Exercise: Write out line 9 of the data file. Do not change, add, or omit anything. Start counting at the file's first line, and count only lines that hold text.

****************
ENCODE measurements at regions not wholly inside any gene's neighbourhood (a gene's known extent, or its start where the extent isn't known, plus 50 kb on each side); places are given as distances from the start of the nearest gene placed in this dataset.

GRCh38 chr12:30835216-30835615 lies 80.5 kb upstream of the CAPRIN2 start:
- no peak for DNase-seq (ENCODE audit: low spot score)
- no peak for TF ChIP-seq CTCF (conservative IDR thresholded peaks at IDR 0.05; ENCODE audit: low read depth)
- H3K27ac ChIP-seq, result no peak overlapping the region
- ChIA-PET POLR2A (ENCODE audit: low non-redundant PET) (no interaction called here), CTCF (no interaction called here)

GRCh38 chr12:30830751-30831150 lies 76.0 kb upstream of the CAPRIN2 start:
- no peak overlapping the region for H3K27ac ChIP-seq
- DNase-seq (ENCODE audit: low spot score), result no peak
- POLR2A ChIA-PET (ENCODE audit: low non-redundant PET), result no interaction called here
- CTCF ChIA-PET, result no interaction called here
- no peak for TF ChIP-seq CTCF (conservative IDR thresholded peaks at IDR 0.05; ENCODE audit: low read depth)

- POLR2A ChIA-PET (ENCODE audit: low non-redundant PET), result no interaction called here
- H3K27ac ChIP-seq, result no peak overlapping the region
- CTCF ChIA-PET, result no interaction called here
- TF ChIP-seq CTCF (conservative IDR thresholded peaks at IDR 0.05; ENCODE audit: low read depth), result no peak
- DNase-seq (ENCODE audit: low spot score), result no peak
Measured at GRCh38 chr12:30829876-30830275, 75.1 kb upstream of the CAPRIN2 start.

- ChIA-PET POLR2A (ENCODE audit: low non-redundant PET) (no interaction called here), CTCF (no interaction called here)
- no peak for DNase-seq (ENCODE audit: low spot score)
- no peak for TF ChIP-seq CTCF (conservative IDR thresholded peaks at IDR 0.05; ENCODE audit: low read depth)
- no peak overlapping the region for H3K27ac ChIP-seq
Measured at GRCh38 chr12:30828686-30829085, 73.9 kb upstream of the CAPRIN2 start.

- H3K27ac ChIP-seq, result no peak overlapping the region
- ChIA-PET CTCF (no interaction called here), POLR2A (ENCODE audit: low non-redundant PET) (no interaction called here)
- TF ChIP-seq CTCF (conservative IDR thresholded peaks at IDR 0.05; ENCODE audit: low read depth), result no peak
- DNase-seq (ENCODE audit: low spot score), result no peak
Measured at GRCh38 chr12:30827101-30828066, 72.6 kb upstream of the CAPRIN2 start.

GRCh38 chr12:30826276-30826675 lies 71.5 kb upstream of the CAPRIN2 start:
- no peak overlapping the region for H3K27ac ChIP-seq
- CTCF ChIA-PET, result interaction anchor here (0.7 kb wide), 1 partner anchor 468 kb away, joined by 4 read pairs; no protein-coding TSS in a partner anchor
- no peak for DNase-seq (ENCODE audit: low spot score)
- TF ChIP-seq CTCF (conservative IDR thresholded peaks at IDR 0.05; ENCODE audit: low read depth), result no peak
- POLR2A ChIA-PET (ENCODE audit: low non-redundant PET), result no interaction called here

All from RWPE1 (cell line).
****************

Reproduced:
- DNase-seq (ENCODE audit: low spot score), result no peak